Once we have identified the trend identification of your timeframe, we have your strategy. The next event is for us to identify a low risk entry. I see low risk entry comprised of three factors:
Our zone will be a function of whether we are taking a breakout trade or looking to trade responsively (buy on dips in an uptrend, sell on rallies in a downtrend). Here the Barros Swings again play an important role. Breakout zones are the important highs and lows created by your timeframe e.g. the Turtles would buy a breakout above the highest high of the past 20 days and would sell the breakdown of the lowest low of the past 20 days. The problem with this definition is the ‘breakout or breakdown’ zones may not represent critical resistance or support zones.
Figure 1 is a good example of what I mean.
FIGURE 1 AUDUSD 1-m Swings
(Click on Thumbnail for Full View. Click again for clarity)
Figure 1 shows a 1-period monthly swing (the equivalent of an 18-d swing). I used a 1-m swing for the sake of clarity. Notice that after a prolonged uptrend (Sept 1 2001 to Feb 1 2004), the market formed boundaries of congestion at .8002 to .6771. The breakout occurred 33 months later. During the 33 month period there were numerous breakouts and breakdowns of 20-day highs and lows; these were trades that at best would have resulted in small profits and at worst they would have resulted in losses.
The point is this: if we are to be breakout traders, then the identification of our timeframe’s resistance and support zones is important for our win rate. Barros Swings do the job.
The flip side of breakout trading is responsive trading. The tools I use (in order of priority) to identify the zone where a correction may end are:
Statistical Time-Price Zones of the 18-d corrective swings
Statistical Time-Price Zones of the 5-d corrective swings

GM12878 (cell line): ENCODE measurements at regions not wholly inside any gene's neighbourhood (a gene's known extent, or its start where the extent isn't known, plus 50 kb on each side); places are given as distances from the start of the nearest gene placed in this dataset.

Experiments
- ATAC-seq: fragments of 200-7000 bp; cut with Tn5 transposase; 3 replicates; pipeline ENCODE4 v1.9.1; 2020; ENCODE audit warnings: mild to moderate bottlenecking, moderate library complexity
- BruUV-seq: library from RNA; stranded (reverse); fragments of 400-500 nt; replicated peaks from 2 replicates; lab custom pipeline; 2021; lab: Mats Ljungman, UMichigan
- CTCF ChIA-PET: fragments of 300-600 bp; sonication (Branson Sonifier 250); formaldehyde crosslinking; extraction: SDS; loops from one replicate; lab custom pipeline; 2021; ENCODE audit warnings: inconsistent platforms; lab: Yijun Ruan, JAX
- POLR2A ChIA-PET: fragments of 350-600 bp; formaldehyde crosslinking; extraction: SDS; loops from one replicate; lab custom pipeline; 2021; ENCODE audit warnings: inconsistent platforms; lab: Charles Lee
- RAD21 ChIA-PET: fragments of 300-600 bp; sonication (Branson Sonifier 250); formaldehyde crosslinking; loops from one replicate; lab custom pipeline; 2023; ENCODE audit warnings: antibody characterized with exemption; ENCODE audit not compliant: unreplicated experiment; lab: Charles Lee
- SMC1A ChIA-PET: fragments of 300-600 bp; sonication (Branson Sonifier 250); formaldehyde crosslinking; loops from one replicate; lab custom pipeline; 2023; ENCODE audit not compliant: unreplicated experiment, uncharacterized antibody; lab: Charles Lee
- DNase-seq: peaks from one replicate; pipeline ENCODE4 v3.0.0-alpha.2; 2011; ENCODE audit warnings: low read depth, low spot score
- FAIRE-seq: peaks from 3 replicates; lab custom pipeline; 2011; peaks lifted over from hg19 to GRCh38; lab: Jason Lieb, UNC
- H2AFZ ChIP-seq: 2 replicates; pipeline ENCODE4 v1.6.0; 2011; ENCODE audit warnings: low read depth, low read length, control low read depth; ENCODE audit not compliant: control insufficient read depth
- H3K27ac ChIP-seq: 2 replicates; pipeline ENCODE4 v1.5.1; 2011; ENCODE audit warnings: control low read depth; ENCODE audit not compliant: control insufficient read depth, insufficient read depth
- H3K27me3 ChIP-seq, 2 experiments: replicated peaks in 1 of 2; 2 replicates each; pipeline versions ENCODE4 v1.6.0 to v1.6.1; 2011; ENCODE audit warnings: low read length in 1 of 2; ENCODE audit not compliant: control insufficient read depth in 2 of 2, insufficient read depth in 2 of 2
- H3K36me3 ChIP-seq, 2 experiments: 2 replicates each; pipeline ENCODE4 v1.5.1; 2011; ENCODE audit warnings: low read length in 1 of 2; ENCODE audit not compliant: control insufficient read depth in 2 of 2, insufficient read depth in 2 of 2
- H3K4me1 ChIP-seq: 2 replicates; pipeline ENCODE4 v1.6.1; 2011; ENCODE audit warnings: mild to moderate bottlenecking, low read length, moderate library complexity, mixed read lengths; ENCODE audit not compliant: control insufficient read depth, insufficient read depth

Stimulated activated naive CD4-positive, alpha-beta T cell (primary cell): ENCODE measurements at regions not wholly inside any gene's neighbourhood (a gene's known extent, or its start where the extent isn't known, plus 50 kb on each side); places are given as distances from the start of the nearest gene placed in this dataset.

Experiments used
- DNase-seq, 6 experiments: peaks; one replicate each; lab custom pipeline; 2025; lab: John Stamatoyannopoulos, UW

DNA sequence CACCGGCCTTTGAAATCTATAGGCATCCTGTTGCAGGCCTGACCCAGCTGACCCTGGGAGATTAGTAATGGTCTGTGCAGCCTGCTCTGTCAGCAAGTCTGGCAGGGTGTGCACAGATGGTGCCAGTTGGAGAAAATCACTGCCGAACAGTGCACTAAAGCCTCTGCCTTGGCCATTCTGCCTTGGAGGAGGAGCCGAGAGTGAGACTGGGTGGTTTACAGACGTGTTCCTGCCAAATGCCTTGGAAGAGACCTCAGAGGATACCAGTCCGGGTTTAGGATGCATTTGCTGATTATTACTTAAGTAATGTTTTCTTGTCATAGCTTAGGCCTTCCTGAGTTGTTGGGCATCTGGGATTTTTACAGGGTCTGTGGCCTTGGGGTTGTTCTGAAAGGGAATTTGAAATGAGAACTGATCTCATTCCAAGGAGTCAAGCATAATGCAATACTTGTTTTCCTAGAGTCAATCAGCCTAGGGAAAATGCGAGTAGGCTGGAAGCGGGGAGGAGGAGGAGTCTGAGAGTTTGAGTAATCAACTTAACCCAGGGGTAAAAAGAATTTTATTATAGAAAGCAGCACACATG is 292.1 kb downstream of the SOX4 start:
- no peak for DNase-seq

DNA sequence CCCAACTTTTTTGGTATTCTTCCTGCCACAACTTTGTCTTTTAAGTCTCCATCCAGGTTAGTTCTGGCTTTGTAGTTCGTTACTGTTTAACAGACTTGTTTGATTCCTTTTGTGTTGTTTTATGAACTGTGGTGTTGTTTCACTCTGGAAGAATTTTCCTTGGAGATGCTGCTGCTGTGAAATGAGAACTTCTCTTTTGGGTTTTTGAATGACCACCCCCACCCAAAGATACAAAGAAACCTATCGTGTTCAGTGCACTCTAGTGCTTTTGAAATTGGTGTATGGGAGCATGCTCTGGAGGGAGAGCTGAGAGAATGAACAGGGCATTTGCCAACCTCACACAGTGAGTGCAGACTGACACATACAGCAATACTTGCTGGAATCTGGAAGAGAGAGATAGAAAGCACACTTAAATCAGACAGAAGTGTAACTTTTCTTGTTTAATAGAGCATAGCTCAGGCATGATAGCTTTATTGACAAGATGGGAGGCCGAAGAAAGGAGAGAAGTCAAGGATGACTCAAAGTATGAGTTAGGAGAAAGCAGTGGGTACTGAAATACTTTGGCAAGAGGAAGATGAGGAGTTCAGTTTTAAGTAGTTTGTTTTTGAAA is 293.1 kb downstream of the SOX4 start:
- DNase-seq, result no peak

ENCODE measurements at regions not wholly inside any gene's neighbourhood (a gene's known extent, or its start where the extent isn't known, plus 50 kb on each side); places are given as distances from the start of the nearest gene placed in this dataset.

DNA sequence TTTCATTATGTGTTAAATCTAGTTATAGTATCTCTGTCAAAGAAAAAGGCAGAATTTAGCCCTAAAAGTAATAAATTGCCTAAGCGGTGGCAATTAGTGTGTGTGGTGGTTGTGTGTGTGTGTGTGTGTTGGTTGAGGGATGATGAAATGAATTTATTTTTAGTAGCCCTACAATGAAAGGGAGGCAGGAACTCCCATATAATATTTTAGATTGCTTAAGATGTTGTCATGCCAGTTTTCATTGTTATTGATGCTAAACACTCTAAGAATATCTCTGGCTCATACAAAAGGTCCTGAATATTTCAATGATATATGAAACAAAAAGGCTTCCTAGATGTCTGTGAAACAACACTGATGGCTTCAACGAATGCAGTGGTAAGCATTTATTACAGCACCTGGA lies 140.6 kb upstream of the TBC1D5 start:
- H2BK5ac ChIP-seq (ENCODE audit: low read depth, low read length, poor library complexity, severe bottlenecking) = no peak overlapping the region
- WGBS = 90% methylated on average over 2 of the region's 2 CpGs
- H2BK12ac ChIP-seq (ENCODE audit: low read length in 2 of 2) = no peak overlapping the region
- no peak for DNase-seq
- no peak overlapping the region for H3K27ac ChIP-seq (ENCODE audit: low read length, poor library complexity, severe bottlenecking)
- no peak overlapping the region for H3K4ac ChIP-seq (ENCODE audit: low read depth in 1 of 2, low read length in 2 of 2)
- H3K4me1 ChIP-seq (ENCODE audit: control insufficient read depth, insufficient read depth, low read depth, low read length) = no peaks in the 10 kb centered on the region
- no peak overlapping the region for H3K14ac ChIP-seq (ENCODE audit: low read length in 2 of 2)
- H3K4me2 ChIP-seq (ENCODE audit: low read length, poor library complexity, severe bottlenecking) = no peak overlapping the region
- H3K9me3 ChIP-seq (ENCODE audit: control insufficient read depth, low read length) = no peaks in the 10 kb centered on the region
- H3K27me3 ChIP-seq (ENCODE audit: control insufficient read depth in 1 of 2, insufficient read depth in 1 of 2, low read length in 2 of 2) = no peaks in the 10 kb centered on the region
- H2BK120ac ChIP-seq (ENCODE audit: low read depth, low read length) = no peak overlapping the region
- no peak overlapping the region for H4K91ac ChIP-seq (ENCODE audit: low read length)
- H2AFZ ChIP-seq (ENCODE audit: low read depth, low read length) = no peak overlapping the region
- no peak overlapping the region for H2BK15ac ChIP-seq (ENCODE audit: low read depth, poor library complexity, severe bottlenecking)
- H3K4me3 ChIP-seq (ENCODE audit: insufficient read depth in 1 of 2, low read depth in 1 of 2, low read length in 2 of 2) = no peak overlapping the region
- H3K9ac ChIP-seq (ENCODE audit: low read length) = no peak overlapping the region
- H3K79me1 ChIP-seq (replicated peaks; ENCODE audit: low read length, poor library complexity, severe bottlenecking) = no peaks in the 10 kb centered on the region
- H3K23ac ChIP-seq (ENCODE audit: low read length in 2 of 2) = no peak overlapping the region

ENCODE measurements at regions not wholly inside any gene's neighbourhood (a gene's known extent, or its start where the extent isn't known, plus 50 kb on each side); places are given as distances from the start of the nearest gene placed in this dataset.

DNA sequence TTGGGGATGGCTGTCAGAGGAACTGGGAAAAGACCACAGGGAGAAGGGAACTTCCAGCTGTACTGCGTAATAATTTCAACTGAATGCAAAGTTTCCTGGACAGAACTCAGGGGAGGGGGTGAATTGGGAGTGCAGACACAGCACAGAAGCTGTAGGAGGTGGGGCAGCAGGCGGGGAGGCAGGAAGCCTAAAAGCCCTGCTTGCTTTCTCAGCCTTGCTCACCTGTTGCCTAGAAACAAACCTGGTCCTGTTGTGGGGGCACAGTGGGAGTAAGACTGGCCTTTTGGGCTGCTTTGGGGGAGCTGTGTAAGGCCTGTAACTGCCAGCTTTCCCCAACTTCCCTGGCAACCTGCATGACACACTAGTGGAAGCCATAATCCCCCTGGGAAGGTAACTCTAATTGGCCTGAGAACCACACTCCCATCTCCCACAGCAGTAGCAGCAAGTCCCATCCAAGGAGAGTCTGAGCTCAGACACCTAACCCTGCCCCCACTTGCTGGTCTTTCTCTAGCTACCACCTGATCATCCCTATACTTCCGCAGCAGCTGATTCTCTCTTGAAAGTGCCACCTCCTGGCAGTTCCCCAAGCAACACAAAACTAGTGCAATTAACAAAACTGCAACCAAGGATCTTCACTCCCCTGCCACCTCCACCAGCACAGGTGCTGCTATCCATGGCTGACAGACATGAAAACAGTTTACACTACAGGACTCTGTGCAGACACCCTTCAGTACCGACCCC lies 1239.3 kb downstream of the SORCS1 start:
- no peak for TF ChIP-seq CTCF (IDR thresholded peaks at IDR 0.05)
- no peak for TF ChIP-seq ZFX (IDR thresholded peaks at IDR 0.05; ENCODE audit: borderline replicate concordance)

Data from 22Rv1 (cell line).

MIDAS (download free lectures from www.tradingsuccess/freestuff)
Various Fibonacci relations
(See the Nature of Trends, available from Amazon)
The Ray Wave (forthcoming book) indicates whether we should expect a complex correction or simple and thus indicates the boundaries of the Statistical Time Window (i.e. whether we are looking for a price correction greater than mean + 1 stdev or – 0.5 stdev). It also identifies the maximum boundary for the correction. Within the Time Window boundaries, I look for a confluence of support zones.
Notice what I have done. The Statistical Time-Price Windows have two components, an input of corrective data of the swings in my timeframe (18-d) and an impulse input of the first lower timeframe (the 5-d). The reason is a correction in one timeframe is an impulse swing in the first lower timeframe. I then look to other tools to reduce and zoom in on the zones of this window.
The idea that a correction in one timeframe is an impulse move in the first lower timeframe is an important concept for the newbie to grasp.
Once I have my zone, I look for a pattern that tells me a zone will hold (setups). I have three types of patterns:
I’ll deal with aspects of the patterns in later blogs.
A setup pattern comes with its entry bar. Generically I am looking for evidence that not only has a zone held but also that the market has resumed its trend. If we have only end of day data, I’d be looking at a candlestick bar that shows strength for a buy and weakness for a sell. Again we’ll consider the idea of what denotes strength/weakness in later blogs.
Nowadays I have access to intra-day day data and for this reason I use the information provided by Market Delta (http://www.marketdelta.com). This software identifies buying and selling volume and allows me to enter near the start of a move rather than at the end of the day. In this way, I am able to reduce the size of my stop without substantial adverse effects on my win rate.
All entries require exit strategies. I use two types. A stop placed with my broker: a stop that represents a price beyond which I am not prepared to accept further losses. This stop is technically based.
I also have qualitative stop. Whenever I enter a trade, I ask myself three questions:
What does the market have to look like for me to remain in the trade?
What does the market have to look like for me to exit the trade?
For how long am I prepared to hold the trade without the market moving mean +1.5 Standard Deviations in my favour from entry?
If I am trading well, I’ll exit trades before my stop is hit and most of the time, this will prove to be the right decision in that had I not exited earlier, I’d have been stopped out.
Well we’re almost at the end of this theme.
In the next post, I’ll deal with Subsequent Trade Management, a subject that will complete this section in Trading Plans. After that I’ll have a look at some aspects of Winning Psychology. By the way, one of the better sites for psychology and ideas on trading the e-minis is Dr. Brett Steenbarger’s:
Pay it a visit, you’ll be well rewarded